Page 8 - Essentially Catering Issue 85
P. 8

Essentially Catering Magazine - January 2019

        Industry News

        Curry houses warned

        to innovate or die

        Ajmal Mushtaq, the owner of one of Britain’s biggest takeaway
        restaurants, Mushtaqs in Hamilton, Scotland, has warned that over a third
        of the country’s independent takeaway restaurants will disappear from
        our high street within five years.
          Despite the warning, Mushtaq, a former City management consultant, remains upbeat about the prospects for the
        takeaway sector. “The sector as a whole is thriving as more customers are ordering takeaways than ever before,” says
        Mushtaq. “But I predict there will be a huge shake up that will see many of our long-established curry house go out of
        business in the coming years.
          “The main reason these businesses will fail will be their inability to keep ahead of the technological advances in the sector.
        The rise of aggregators such as Just Eat has shed a positive light on this multi-billion pound industry. This is now attracting
        hundreds of millions of pounds of new investment into this sector from companies such as Deliveroo and Uber Eats. It is
        going to be hard for a traditional operator to compete on technology. The problem will be further compounded by the rise of
        dark kitchens owned by the likes of Deliveroo.
          “As for the future, it’s only a matter of time before a serious Indian curry high street chain is launched. I predict it will
        be one of the larger online aggregators - Uber EATS, Just Eat or Deliveroo - they will replace the small independent with
        management, slick marketing and consumer-relevant technology.”
          Mushtaqs was recently crowned the Just Eat Best Takeaway in Britain at the Asian Curry Awards, a title successfully
        defended for the second year running.
          Hospitality industry urged to

          adopt new energy technology

          The hospitality industry in the UK could save at least £242.7m on its energy bills by adopting new energy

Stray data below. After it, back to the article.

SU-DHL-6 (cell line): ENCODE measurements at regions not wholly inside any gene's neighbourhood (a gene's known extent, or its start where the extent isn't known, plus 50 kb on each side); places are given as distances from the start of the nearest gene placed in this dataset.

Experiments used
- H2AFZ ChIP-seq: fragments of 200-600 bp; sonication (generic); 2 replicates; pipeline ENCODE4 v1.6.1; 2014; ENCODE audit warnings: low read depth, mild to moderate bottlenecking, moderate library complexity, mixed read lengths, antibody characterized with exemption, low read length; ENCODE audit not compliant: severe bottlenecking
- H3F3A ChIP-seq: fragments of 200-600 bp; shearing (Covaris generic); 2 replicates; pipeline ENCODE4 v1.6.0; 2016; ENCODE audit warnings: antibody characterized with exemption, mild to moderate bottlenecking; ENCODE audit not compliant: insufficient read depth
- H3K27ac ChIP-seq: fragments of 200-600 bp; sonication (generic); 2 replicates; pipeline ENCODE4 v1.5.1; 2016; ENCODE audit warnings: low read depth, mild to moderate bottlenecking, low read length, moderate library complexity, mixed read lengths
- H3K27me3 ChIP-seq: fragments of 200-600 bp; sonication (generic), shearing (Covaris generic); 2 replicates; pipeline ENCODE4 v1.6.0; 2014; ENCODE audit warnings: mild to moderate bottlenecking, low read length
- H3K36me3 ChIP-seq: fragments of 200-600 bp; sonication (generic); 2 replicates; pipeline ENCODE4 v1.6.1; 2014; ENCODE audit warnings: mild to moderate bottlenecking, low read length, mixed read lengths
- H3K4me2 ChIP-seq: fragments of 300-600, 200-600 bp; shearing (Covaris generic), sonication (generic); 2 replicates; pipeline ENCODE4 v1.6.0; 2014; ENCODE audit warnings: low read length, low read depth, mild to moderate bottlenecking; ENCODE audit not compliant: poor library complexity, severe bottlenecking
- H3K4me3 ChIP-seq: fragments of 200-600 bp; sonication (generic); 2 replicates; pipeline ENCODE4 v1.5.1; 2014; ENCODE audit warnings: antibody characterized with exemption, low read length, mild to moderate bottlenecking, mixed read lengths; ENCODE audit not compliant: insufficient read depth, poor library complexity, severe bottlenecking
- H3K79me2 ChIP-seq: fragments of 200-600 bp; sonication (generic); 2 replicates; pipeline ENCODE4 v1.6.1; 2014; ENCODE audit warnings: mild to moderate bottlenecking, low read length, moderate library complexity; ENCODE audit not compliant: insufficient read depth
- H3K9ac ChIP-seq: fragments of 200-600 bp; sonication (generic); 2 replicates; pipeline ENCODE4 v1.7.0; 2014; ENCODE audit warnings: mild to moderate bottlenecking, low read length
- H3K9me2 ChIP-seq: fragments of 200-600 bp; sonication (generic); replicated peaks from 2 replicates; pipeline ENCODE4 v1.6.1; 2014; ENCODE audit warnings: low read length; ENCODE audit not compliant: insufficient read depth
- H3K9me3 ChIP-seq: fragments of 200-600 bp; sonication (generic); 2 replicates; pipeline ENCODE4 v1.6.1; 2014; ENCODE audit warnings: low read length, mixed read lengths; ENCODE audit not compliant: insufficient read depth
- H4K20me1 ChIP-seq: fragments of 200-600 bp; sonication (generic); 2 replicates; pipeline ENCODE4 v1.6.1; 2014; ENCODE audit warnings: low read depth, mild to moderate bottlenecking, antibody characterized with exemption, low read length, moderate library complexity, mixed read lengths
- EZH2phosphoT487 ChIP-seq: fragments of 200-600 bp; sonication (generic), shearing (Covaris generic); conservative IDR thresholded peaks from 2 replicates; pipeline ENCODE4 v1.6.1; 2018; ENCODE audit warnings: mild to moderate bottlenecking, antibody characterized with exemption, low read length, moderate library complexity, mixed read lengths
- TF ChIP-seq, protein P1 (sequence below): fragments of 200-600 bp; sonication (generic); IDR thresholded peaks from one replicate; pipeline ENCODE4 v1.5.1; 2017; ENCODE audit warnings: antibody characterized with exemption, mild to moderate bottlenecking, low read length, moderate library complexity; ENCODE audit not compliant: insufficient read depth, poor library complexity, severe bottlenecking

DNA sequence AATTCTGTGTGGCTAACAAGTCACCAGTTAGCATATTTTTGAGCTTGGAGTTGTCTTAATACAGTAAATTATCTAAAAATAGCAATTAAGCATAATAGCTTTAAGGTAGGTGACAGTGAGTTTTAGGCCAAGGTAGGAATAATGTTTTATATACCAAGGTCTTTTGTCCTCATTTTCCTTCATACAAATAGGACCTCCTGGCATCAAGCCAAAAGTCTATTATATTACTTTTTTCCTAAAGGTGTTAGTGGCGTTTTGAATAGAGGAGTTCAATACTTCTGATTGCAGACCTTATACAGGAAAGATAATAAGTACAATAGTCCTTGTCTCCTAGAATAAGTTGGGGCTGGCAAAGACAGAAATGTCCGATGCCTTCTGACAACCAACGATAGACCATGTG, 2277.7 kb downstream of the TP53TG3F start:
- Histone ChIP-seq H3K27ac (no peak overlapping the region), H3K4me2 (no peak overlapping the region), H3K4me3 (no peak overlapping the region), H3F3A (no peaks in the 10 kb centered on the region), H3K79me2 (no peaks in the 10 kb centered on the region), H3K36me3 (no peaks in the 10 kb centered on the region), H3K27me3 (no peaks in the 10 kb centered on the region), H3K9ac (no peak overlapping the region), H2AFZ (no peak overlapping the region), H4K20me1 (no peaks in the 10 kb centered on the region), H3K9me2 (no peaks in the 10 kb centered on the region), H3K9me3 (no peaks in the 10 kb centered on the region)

technologies like solar panels and battery storage, according to a new report.
            The Distributed Energy: Powering the Future of Hospitality and Leisure report, published by Centrica, also found that
          if just half of the hotels, restaurants, pubs, bars and cafés in the UK adopted new energy technology, it would boost the
          country’s economic growth by £2.9bn GVA (gross value added) and support the creation of 39,150 jobs.
            The hospitality industry spends more than £1.3bn a year on energy. The Government has challenged all businesses to
          improve their energy productivity by 20% by 2030, as set out in the Clean Growth Strategy.
            Alan Barlow, UK and Ireland Director at Centrica Business Solutions, said: “Hospitality is a cornerstone of the UK,
          both economically and culturally, but it’s a challenging period for the sector – for
          example, 2018 was the first time in eight years that the number of restaurants in
          the UK fell.
            “Pressures on the industry are intensifying so it’s vital that businesses do what
          they can to bring down the costs they can control – reducing energy consumption
          is an important part of this. But taking a more strategic approach to energy is more
          than just a cost-cutting exercise.
            “Solar power, battery storage, combined heat and power units – these types of
          new energy technology can help fuel business growth by improving cash flow or
          realising additional revenue streams through selling energy back to the National
          Grid. Deploying this technology also presents an opportunity to demonstrate green
          credentials to an increasingly environmentally sensitive customer base.”
            To read the report in full, click here.

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